Delta had more than 600 airplanes in 2001 when the industry began its rapid contraction following the Sept. 11, 2001, terrorist attacks. It now has about 500, and that number is likely to fall as it terminates leases on older planes.
Delta still has its long-term buying deal with Boeing, though it has canceled some orders or options. But Aboulafia said the Atlanta-based airline is likely to continue revamping its fleet with newer jets even while it reorganizes in bankruptcy court. Delta has options to buy about 70 new 737s.
"The 737 is the gold standard for domestic flying," he said. "And the 777 is best in class for international. Delta just has to get rid of the overlap in the rest of its fleet."
 

General Lee

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The MD88 and MD90 fleet is CURRENTLY due to leave in the 2011/2012 time frame. If better offers come before that, then maybe they will leave earlier, or if lessors find better deals. Not many airlines fly the MD88 except Midwest. Aliegent maybe could find room, but they want very low lease rates too since they fly mainly cheap gamblers to LAS. We tried to sell our MD90s to China Eastern Airlines last year, (they have 20 or so), but they didn't want them. So, right now we are negotiating with the MD88 lessors for better deals.

I have a feeling that we will eventually have a mostly 737 domestic fleet (all the way up to the 739, maybe with some E190s in there too), and then a 777 or 787 INTL fleet (in 10-15 years---if we are around in 10-15 years).


Bye Bye--General Lee
 

G4G5

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In Bk DAL could drop the MD90 leases, IMHO they will. I would also expect to see a renegotiated MD88 lease. The MD88's are far superior to the MD82's that AA flies
 

BeCareful!

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jegermeister said:
Expendable now:
767-200 (14) 115 seats
737-200 (40) 128 seats
737-300 (21) 198 seats


Hey, I see the whole problem! You guys have been flying 767's around with only 115 seats. Very wasteful. Stop it!

You should be able to emerge from CH11 much sooner now. I'll send my invoice for consultant services to the ATL offices.

Good day.
 

General Lee

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G4G5 said:
In Bk DAL could drop the MD90 leases, IMHO they will. I would also expect to see a renegotiated MD88 lease. The MD88's are far superior to the MD82's that AA flies

And, why again will they do that? We still have a SLC hub, and we just announced the departure (eventual departure) of the 737-300 fleet out there. So, that leaves us with the MD90s, which can handle the high/hot combo of SLC flying in the Summer. I know AA flies MD82s out to SLC, but for some reason (probably single engline turning radius in the mountains) Delta likes the MD90s out there. And, I believe we own them. (thus trying to sell them to China Eastern) The only other airline in the world that operates MD88s (other than Midwest) is Iberia (gained from the merger with Aviaco), and they are dumping them for new Airbi (A319s and A320s). The only other airline that owns MD90s besides China Eastern (also getting new Airbi) is Hello Airlines (a Swiss Charter) and another airline in Malta that flies one on English charters. The MD90s have movie screens in the back for the pax, and are nicer and newer than the MD88s. I think you might be wrong.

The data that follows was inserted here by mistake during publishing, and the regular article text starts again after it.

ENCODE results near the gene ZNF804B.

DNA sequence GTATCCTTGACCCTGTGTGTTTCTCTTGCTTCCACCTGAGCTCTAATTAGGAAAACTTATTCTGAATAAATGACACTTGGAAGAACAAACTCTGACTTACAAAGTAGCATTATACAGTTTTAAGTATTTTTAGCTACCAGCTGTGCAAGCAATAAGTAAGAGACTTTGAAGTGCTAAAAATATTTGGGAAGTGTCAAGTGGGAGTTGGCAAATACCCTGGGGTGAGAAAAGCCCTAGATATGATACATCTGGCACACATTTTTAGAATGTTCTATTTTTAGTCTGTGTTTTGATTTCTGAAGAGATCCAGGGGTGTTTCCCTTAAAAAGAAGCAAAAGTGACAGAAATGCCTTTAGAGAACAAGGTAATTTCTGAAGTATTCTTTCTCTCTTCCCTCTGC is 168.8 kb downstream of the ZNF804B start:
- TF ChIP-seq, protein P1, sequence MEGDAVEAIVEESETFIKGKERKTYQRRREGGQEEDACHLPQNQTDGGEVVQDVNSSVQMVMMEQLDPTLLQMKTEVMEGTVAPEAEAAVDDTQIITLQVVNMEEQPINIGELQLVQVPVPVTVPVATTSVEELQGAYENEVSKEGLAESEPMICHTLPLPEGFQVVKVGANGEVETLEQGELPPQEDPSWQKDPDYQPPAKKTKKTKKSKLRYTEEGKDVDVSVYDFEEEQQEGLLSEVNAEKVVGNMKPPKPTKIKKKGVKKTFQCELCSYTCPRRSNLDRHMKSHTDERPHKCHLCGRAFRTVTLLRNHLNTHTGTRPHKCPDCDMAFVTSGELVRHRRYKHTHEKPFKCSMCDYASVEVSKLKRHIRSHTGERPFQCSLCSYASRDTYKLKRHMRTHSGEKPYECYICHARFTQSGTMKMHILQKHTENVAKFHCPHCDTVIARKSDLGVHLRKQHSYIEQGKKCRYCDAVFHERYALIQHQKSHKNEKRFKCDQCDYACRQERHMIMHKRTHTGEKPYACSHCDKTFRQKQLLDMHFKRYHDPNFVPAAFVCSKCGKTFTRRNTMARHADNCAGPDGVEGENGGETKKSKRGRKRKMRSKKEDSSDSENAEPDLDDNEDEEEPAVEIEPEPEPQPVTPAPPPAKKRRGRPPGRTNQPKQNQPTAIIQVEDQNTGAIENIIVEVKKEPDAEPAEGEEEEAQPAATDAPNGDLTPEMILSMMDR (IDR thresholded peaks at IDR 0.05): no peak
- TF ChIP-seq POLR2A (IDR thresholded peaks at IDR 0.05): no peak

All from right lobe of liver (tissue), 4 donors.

Bye Bye--General Lee
 
Last edited:

General Lee

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BeCareful! said:
Hey, I see the whole problem! You guys have been flying 767's around with only 115 seats. Very wasteful. Stop it!

You should be able to emerge from CH11 much sooner now. I'll send my invoice for consultant services to the ATL offices.

Good day.

We got the 767-200s first, before the 757s even came around. The thing that is nice about the 767-200 is the cargo space. But, they are mx hogs at times, and they are starting to show their age. Why don't you tell CAL to also dump their new 767-200ERs? They also have less seats, yet they just got 10 new ones over the last few years. Flying the new ones to Europe along with the cargo space may make money, but the DL ones to LAS probably do not.


Bye Bye--General Lee
 

Neubyfly

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BeCareful! said:
Hey, I see the whole problem! You guys have been flying 767's around with only 115 seats. Very wasteful. Stop it!

You should be able to emerge from CH11 much sooner now. I'll send my invoice for consultant services to the ATL offices.

Good day.

Yeah but they are getting 198 pax on the 737-300s. Very impressive! Must be small folks!
 

G4G5

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General Lee said:
And, why again will they do that? We still have a SLC hub, and we just announced the departure (eventual departure) of the 737-300 fleet out there. So, that leaves us with the MD90s, which can handle the high/hot combo of SLC flying in the Summer. I know AA flies MD82s out to SLC, but for some reason (probably single engline turning radius in the mountains) Delta likes the MD90s out there. And, I believe we own them. (thus trying to sell them to China Eastern) The only other airline in the world that operates MD88s (other than Midwest) is Iberia (gained from the merger with Aviaco), and they are dumping them for new Airbi (A319s and A320s). The only other airline that owns MD90s besides China Eastern (also getting new Airbi) is Hello Airlines (a Swiss Charter) and another airline in Malta that flies one on English charters. The MD90s have movie screens in the back for the pax, and are nicer and newer than the MD88s. I think you might be wrong.